Compare any two graphics cards:
Radeon HD 6750 1GB vs Radeon HD 7790
IntroThe Radeon HD 6750 1GB has core clock speeds of 725 MHz on the GPU, and 1000 MHz on the 1024 MB of GDDR5 RAM. It features 720 SPUs as well as 36 Texture Address Units and 16 Rasterization Operator Units.
Compare all of that to the Radeon HD 7790, which comes with clock speeds of 1000 MHz on the GPU, and 1500 MHz on the 1024 MB of GDDR5 memory. It features 896 SPUs along with 56 Texture Address Units and 16 ROPs.
Power Usage and Theoretical Benchmarks
Power Consumption (Max TDP)
The Radeon HD 7790, in theory, should perform quite a bit faster than the Radeon HD 6750 1GB in general. (explain)
Texel RateThe Radeon HD 7790 will be quite a bit (approximately 115%) more effective at anisotropic filtering than the Radeon HD 6750 1GB. (explain)
Pixel RateIf using a high screen resolution is important to you, then the Radeon HD 7790 is superior to the Radeon HD 6750 1GB, by a large margin. (explain)
Please note that the above 'benchmarks' are all just theoretical - the results were calculated based on the card's specifications, and real-world performance may (and probably will) vary at least a bit.
Please note that the price comparisons are based on search keywords - sometimes it might show cards with very similar names that are not exactly the same as the one chosen in the comparison. We do try to filter out the wrong results as best we can, though.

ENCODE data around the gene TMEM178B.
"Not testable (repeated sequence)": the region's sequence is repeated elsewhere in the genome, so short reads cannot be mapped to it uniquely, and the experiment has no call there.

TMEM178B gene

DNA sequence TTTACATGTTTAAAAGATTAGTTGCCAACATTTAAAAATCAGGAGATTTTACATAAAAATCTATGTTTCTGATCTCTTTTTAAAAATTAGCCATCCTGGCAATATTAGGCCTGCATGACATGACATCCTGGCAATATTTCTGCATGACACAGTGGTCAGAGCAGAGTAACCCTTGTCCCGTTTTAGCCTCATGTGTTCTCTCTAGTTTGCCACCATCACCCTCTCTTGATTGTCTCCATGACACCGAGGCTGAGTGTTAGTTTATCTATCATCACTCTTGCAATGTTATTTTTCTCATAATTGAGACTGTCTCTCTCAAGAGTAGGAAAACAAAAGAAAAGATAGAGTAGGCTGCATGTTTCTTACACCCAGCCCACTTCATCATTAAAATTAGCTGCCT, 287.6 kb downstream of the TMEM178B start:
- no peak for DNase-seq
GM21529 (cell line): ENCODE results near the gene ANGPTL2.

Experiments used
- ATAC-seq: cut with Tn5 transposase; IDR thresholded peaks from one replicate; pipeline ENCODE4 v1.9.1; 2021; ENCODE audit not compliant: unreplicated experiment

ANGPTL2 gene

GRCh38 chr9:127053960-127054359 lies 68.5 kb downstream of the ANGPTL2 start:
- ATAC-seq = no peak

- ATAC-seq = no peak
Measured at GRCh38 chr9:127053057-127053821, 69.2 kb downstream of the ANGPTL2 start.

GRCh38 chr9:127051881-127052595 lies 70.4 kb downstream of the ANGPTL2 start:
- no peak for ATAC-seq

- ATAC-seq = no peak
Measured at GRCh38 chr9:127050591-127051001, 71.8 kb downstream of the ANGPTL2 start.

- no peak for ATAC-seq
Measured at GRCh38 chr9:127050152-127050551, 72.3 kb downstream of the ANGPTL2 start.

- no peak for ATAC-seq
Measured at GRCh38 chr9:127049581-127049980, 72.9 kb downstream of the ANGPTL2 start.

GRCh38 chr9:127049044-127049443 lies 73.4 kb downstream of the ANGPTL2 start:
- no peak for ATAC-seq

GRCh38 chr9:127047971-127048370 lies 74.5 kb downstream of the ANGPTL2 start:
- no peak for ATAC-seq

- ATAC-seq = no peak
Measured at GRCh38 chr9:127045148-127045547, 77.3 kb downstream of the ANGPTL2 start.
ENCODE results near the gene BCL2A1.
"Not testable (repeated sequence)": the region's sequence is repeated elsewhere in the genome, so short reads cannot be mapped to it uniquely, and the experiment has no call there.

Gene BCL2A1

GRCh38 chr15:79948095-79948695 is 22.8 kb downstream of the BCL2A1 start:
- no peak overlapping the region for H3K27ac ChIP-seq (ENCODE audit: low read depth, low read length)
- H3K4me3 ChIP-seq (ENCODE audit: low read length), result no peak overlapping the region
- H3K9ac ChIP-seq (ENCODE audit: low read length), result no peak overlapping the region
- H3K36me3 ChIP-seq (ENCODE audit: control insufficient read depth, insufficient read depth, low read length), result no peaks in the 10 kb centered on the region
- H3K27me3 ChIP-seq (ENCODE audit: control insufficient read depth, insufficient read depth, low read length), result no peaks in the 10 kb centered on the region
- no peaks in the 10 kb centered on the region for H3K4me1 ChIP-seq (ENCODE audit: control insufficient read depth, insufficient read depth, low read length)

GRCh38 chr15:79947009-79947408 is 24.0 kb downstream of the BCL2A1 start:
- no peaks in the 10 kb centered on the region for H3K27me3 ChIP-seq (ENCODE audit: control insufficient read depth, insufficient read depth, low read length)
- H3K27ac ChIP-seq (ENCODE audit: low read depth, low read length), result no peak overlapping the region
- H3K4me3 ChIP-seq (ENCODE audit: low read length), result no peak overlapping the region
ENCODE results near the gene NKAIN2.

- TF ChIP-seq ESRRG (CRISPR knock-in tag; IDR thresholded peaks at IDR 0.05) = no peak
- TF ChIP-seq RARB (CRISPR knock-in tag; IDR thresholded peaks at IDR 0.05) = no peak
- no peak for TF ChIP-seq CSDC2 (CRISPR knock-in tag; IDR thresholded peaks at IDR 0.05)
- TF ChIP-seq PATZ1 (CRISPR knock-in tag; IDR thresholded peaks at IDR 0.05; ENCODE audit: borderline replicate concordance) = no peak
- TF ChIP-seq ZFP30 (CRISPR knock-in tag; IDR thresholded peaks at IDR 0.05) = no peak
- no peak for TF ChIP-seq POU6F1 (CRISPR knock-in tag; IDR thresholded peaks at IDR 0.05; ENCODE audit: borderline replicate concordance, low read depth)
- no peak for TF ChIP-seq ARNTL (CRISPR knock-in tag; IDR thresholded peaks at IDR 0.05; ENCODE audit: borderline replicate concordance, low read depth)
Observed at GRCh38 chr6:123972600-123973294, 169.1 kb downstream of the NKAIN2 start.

Memory Bandwidth: Memory bandwidth is the largest amount of data (measured in megabytes per second) that can be transported across the external memory interface in one second. It's calculated by multiplying the card's bus width by the speed of its memory. If the card has DDR RAM, the result should be multiplied by 2 again. If DDR5, multiply by 4 instead. The better the memory bandwidth, the faster the card will be in general. It especially helps with AA, High Dynamic Range and higher screen resolutions.
Texel Rate: Texel rate is the maximum number of texture map elements (texels) that can be applied in one second. This number is calculated by multiplying the total texture units of the card by the core clock speed of the chip. The better this number, the better the video card will be at texture filtering (anisotropic filtering - AF). It is measured in millions of texels processed per second.
Pixel Rate: Pixel rate is the most pixels the video card could possibly record to the local memory in a second - measured in millions of pixels per second. The number is worked out by multiplying the number of ROPs by the clock speed of the card. ROPs (Raster Operations Pipelines - aka Render Output Units) are responsible for outputting the pixels (image) to the screen. The actual pixel output rate is also dependant on quite a few other factors, most notably the memory bandwidth - the lower the bandwidth is, the lower the ability to get to the max fill rate.